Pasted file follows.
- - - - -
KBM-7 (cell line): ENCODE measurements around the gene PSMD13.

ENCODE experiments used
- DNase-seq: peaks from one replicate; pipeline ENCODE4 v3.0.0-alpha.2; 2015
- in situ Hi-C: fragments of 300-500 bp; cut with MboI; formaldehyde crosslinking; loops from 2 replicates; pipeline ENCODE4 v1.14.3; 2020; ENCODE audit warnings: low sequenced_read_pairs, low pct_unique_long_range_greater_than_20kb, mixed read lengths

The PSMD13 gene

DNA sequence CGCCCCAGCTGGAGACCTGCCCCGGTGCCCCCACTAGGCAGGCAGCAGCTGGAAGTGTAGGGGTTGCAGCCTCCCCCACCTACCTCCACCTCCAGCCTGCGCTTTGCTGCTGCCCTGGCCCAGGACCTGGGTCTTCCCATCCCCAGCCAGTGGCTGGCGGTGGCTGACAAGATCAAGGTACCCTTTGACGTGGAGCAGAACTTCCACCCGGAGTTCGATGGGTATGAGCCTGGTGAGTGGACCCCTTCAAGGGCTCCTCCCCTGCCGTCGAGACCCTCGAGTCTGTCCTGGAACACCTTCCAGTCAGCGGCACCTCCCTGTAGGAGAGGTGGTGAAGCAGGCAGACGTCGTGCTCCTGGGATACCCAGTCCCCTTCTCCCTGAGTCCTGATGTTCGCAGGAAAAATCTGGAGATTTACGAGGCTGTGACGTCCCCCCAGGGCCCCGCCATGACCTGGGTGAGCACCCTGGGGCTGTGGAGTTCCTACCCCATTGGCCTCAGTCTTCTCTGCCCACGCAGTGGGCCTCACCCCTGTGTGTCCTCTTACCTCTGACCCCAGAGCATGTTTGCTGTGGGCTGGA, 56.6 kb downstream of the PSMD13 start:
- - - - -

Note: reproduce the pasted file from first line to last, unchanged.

KBM-7 (cell line): ENCODE measurements around the gene PSMD13.

ENCODE experiments used
- DNase-seq: peaks from one replicate; pipeline ENCODE4 v3.0.0-alpha.2; 2015
- in situ Hi-C: fragments of 300-500 bp; cut with MboI; formaldehyde crosslinking; loops from 2 replicates; pipeline ENCODE4 v1.14.3; 2020; ENCODE audit warnings: low sequenced_read_pairs, low pct_unique_long_range_greater_than_20kb, mixed read lengths

The PSMD13 gene

DNA sequence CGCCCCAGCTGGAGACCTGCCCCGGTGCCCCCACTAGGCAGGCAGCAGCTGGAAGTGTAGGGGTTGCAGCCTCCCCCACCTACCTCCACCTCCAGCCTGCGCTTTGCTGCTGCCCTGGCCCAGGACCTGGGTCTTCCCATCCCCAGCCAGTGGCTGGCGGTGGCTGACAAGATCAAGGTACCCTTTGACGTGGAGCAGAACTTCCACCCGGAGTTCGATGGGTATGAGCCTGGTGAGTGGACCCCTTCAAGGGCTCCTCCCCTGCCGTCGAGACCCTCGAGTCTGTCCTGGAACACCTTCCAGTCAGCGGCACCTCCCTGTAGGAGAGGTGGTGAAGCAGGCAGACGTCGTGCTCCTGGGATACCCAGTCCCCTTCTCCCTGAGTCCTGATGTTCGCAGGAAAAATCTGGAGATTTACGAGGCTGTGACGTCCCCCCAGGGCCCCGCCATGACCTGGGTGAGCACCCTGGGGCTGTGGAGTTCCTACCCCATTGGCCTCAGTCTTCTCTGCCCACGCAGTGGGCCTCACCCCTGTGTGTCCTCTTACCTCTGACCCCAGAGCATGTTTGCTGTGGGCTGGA, 56.6 kb downstream of the PSMD13 start: